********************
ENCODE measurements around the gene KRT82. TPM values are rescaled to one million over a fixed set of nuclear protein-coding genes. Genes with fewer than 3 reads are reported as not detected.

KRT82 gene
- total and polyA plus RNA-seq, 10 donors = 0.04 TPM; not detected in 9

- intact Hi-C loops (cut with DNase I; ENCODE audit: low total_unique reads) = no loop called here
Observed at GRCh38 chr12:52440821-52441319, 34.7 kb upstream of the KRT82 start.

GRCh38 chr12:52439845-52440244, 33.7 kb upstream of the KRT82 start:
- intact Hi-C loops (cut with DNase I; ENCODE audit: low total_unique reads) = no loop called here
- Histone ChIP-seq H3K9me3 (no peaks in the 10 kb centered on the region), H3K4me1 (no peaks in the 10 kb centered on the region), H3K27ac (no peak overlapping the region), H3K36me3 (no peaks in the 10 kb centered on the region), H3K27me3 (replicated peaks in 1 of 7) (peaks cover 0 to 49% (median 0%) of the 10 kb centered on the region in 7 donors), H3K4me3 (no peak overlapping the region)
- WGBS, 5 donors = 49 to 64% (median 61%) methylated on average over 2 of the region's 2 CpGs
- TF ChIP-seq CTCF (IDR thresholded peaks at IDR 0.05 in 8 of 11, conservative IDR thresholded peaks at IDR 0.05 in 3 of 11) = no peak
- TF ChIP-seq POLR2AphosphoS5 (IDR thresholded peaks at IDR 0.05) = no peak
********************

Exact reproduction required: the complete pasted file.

ENCODE measurements around the gene KRT82. TPM values are rescaled to one million over a fixed set of nuclear protein-coding genes. Genes with fewer than 3 reads are reported as not detected.

KRT82 gene
- total and polyA plus RNA-seq, 10 donors = 0.04 TPM; not detected in 9

- intact Hi-C loops (cut with DNase I; ENCODE audit: low total_unique reads) = no loop called here
Observed at GRCh38 chr12:52440821-52441319, 34.7 kb upstream of the KRT82 start.

GRCh38 chr12:52439845-52440244, 33.7 kb upstream of the KRT82 start:
- intact Hi-C loops (cut with DNase I; ENCODE audit: low total_unique reads) = no loop called here
- Histone ChIP-seq H3K9me3 (no peaks in the 10 kb centered on the region), H3K4me1 (no peaks in the 10 kb centered on the region), H3K27ac (no peak overlapping the region), H3K36me3 (no peaks in the 10 kb centered on the region), H3K27me3 (replicated peaks in 1 of 7) (peaks cover 0 to 49% (median 0%) of the 10 kb centered on the region in 7 donors), H3K4me3 (no peak overlapping the region)
- WGBS, 5 donors = 49 to 64% (median 61%) methylated on average over 2 of the region's 2 CpGs
- TF ChIP-seq CTCF (IDR thresholded peaks at IDR 0.05 in 8 of 11, conservative IDR thresholded peaks at IDR 0.05 in 3 of 11) = no peak
- TF ChIP-seq POLR2AphosphoS5 (IDR thresholded peaks at IDR 0.05) = no peak